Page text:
The International Monetary Fund (IMF) has dramatically increased its forecast for Georgian growth from 3.2% to 9% for this year as “expected negative effects of the war in Ukraine have not materialised so far”.
At the end of a mission to Georgia from September 8-14, the IMF issued a press release on September 15 that reported that, “despite a challenging external environment, the Georgian economy is set to achieve strong growth and buoyant fiscal revenues this year”.
James John, leader of the IMF team, based the huge growth revision on a faster-than-expected recovery of tourism, a surge in inbound money transfers, and immigration-related flows that have helped strengthen the external position and sustain domestic demand.
However, he also urged caution, saying: “Uncertainty is unusually high, and there are notable downside risks including due to a sharper slowdown in major trading partners, tighter global financial conditions, possible weakening of tourism and other external inflows, and sustained high commodity prices. This difficult environment calls for maintaining prudent macroeconomic policies, notably exchange rate flexibility and a build-up of fiscal and foreign exchange buffers while ensuring inflation expectations remain well-anchored.”
Although headline inflation has begun to decelerate, it remains well above the National Bank of Georgia (NBG) target, the IMF pointed out.
It said that the NBG had used the fact that external flows were more favourable than expected to build external buffers by purchasing foreign exchange reserves. It advised that the NBG should continue to carefully assess inflation dynamics and be ready to raise interest rates further if there are signs of inflation becoming more broad-based or entrenched.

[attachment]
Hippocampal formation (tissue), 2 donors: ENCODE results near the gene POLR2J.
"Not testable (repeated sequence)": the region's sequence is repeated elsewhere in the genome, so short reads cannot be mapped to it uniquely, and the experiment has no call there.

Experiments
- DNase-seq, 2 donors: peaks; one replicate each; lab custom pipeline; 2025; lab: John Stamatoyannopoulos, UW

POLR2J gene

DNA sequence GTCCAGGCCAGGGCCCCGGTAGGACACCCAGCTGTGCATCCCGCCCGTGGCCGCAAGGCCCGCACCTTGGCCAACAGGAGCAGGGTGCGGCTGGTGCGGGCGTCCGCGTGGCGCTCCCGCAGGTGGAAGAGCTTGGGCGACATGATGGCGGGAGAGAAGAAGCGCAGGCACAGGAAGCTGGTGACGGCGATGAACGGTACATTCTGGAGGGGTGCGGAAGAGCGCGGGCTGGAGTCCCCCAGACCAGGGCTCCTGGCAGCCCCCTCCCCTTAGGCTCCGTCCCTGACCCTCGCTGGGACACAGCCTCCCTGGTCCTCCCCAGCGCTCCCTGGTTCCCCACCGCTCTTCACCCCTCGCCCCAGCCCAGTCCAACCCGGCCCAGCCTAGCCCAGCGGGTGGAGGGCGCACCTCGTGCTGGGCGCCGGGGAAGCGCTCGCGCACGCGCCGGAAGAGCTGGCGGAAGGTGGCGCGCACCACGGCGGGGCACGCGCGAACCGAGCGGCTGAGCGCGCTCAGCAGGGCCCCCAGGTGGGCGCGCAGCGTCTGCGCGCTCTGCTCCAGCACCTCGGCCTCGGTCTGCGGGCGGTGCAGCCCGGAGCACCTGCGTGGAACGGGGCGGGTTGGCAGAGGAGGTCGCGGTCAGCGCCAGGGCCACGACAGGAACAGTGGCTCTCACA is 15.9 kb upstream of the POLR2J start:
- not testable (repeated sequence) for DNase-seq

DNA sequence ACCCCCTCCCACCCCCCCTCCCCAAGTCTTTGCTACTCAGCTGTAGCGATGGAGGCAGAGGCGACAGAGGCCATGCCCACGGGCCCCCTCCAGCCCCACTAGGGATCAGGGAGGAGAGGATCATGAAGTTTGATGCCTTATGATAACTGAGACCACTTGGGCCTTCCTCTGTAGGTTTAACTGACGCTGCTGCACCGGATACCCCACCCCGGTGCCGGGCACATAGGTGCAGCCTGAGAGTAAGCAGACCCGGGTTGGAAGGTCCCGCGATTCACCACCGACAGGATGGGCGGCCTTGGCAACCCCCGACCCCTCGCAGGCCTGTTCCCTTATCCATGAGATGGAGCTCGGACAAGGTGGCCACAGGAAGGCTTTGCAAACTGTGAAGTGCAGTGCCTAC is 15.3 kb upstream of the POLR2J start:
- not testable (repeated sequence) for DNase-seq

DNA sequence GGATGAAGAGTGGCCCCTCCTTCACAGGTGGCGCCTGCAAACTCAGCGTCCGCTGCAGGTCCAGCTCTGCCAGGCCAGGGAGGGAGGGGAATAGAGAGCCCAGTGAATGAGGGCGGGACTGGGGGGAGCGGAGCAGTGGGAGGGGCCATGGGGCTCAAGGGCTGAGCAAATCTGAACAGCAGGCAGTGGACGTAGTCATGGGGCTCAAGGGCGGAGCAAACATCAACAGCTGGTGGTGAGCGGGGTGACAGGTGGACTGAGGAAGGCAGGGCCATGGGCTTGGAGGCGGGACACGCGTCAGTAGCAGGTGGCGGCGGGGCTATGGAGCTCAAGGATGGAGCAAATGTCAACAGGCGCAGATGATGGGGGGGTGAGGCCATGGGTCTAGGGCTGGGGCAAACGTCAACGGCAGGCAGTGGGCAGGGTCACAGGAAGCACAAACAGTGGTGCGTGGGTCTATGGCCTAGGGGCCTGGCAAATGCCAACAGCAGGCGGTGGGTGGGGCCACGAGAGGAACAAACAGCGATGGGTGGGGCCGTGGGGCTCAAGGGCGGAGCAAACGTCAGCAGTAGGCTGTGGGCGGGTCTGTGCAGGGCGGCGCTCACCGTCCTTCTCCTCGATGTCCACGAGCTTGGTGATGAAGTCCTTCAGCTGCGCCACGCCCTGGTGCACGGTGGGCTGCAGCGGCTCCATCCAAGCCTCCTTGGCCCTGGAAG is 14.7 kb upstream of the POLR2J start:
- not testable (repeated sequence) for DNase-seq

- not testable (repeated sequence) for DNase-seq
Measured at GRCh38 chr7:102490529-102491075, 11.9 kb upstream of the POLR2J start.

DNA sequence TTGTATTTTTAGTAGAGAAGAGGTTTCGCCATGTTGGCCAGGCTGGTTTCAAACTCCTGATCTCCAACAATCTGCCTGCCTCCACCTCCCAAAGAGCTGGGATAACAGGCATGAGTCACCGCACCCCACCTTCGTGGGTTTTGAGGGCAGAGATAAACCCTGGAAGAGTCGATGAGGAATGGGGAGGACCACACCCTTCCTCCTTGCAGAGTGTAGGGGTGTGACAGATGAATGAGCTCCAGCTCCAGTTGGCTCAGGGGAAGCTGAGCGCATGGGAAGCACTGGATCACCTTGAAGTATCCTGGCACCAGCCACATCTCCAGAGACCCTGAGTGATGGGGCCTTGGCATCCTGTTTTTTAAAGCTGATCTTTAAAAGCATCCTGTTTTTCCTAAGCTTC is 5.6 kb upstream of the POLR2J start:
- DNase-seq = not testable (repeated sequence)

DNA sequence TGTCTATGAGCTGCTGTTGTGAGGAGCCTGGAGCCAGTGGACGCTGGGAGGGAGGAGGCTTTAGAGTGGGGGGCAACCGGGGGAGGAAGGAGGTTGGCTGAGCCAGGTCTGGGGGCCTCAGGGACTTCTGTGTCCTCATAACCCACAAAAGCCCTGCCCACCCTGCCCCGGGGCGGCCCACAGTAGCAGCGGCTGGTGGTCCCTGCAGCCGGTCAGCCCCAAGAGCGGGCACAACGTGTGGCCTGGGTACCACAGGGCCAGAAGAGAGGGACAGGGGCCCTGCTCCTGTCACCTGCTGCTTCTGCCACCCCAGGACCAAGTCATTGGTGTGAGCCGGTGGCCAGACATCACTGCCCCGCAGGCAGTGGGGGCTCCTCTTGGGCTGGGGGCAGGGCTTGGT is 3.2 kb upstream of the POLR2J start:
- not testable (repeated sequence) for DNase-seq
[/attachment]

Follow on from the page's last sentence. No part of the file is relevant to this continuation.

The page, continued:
The IMF visit assessed reforms in state-owned enterprise governance, public investment management, and progress in developing a support scheme for renewable power generation. It said that successful implementation of these reforms would limit fiscal risks and enhance the economy’s resilience over the medium term.
It also highlighted that successful implementation of fiscal structural reforms and continued vigilance against inflation would enhance the resilience of the Georgian economy over the medium-term.
The execution of the 2022 budget appears on track and revenue collection is higher than expected, it said, but saving additional revenue would strengthen fiscal cushions and help contain inflation pressures. The IMF said it was important to ensure compliance with the fiscal rule, in line with the path envisaged under Georgia’s IMF-supported programme.
In June, the executive board of the IMF approved a $280mn stand by arrangement for Georgia, a programme that the government sees as precautionary.